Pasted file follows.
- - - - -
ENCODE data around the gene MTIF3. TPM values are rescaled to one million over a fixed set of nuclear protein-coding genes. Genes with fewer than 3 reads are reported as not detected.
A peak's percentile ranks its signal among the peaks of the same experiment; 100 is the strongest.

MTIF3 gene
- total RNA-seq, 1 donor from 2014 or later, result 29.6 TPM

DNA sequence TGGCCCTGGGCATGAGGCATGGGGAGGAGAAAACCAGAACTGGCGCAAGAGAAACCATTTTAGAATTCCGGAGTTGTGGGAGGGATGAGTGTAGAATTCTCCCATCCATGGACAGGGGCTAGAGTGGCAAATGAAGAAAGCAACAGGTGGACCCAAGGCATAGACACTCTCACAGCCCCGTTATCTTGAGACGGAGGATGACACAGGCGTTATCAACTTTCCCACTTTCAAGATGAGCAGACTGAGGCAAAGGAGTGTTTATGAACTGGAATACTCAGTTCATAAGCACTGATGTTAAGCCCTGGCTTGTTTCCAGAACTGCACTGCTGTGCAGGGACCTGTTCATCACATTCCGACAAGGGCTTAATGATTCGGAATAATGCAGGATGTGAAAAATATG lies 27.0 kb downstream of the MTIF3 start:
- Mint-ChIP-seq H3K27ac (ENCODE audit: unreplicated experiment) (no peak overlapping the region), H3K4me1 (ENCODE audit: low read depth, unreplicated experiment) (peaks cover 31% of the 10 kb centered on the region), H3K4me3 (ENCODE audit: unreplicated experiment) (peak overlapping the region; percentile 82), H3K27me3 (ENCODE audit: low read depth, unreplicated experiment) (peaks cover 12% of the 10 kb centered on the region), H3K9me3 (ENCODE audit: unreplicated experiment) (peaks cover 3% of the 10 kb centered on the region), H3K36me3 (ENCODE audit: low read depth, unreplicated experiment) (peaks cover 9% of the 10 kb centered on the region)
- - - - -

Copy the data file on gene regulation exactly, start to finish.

ENCODE data around the gene MTIF3. TPM values are rescaled to one million over a fixed set of nuclear protein-coding genes. Genes with fewer than 3 reads are reported as not detected.
A peak's percentile ranks its signal among the peaks of the same experiment; 100 is the strongest.

MTIF3 gene
- total RNA-seq, 1 donor from 2014 or later, result 29.6 TPM

DNA sequence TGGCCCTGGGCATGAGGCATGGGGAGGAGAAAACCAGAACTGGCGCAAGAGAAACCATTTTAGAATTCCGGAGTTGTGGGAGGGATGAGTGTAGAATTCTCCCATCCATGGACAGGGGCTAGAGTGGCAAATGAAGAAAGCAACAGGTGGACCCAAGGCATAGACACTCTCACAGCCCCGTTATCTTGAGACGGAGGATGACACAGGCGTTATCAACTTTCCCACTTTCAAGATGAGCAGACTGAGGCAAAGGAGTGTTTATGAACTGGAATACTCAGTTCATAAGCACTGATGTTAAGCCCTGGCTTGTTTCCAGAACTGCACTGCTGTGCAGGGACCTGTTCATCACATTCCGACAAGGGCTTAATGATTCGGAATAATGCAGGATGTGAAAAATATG lies 27.0 kb downstream of the MTIF3 start:
- Mint-ChIP-seq H3K27ac (ENCODE audit: unreplicated experiment) (no peak overlapping the region), H3K4me1 (ENCODE audit: low read depth, unreplicated experiment) (peaks cover 31% of the 10 kb centered on the region), H3K4me3 (ENCODE audit: unreplicated experiment) (peak overlapping the region; percentile 82), H3K27me3 (ENCODE audit: low read depth, unreplicated experiment) (peaks cover 12% of the 10 kb centered on the region), H3K9me3 (ENCODE audit: unreplicated experiment) (peaks cover 3% of the 10 kb centered on the region), H3K36me3 (ENCODE audit: low read depth, unreplicated experiment) (peaks cover 9% of the 10 kb centered on the region)